Nestled in the Cameron Highlands, three hours outside of Kuala Lumpur, the BOH Tea Centre welcomes tourists and day-trippers to this Malaysian tea purveyor's lush estate. The country's leading grower, BOH pioneered Malaysia's first highland plantation and has made its home in the region since the company was established in 1929.

In an attempt to improve circulation and enlarge and update the facilities to attract more tourism to the plantation, BOH brought in Kuala Lumpur-based architects ZLG Design. The program called for a building that would provide a new home for the existing teahouse and serve as a conduit, guiding visitors through a retail shop and exhibition space to a pick-up area where a tour of the nearby factory begins. Furthermore, the company stipulated, the new building had to be linked to the existing factory and facilities while remaining respectful of the natural landscape.

Elevated so that it has a minimal impact on the site's contour, the steel structure incorporates cutouts to

Taking the tea ceremony to dizzying new heights


accommodate existing trees. Naturally ventilated, and with ample daylight penetration, the center needs little artificial lighting and cooling. Visitors enter the facility via a ramp that deposits them at the enclosed food and beverage area. The restaurant and its cantilevered balcony, with their breathtaking views of the valley, make for a dramatic arrival. Four-hundred-sixty-five feet long and 30 feet wide, the floor plan functions as a floating pathway that shepherds visitors through the building, offering ample glimpses of the lush plantation below. "For circulation purposes," says project architect Susanne Zeidler, "this was the logical approach." Ancillary facilities, such as the kitchen and toilets, are expressed as cubes that punctuate the long rectangle of the main building.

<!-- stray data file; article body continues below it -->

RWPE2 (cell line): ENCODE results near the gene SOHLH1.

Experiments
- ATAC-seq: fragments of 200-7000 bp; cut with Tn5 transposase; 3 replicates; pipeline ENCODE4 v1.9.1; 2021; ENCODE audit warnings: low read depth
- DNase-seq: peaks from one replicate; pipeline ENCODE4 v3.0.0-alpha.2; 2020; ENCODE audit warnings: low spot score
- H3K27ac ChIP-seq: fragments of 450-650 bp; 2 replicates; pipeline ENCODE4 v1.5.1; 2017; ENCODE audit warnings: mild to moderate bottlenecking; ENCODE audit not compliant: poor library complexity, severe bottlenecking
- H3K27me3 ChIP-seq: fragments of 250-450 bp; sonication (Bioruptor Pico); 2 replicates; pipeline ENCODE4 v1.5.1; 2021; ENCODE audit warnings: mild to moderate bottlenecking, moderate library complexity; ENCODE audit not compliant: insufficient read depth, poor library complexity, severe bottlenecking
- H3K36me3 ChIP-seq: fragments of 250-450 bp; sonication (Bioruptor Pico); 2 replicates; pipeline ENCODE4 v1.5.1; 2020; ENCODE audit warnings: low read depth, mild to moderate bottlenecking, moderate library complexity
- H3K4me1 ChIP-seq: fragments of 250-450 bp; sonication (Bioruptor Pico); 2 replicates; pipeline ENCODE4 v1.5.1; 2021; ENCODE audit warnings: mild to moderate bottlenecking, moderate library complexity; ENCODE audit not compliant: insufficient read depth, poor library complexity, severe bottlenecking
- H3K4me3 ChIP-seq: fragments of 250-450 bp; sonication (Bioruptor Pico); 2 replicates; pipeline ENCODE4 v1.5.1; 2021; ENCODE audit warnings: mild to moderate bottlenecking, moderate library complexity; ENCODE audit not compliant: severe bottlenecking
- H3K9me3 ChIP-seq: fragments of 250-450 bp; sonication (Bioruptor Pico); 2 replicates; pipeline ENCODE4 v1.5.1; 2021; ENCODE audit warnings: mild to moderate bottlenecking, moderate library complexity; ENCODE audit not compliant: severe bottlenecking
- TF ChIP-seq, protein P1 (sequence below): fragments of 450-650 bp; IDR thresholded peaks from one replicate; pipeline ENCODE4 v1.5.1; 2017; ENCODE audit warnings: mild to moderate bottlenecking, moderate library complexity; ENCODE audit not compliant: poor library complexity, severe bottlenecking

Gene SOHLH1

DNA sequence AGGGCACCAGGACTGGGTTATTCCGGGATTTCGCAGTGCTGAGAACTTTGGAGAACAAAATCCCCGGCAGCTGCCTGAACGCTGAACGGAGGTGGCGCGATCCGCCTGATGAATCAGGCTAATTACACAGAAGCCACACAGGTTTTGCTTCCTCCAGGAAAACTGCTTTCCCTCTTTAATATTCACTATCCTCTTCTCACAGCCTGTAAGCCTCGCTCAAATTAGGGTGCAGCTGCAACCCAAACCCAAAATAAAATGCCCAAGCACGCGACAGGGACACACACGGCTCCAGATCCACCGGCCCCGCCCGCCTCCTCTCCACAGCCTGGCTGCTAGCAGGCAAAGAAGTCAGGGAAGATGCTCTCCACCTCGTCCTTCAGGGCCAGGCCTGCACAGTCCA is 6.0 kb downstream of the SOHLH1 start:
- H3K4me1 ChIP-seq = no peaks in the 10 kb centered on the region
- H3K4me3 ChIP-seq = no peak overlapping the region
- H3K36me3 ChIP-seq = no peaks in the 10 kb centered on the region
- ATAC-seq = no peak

All building materials were procured locally, with most sourced from the Cameron Highlands region. Randomly arranged steel frames that form the facade feature glass louvers in the enclosed restaurant and shop areas, while the rest of the building functions as a breezeway. Open to the outside, the covered walkway's walls are partially screened by 4-inch-thick cross sections of logs found on the estate. Throughout, bamboo is used for the ceiling and as both a cladding and fencing material. A nod to one of BOH's old Cameron Highland factories, which is sheathed in perforated zinc, ZLG used the same material for the building's roof and sections of its facade.

In the BOH Tea Centre, ZLG has created a dynamic building that, hovering over its almost spiritual backdrop, lends a Modern note to this historic region and the ancient drink associated with it. ■

The center's restaurant and terrace are can-tilevered over the plantation's sea of tea bushes (left and prior page). Indigenous building materials, such as bamboo (bottom) and thin-cut logs (below) help anchor the building in the landscape.

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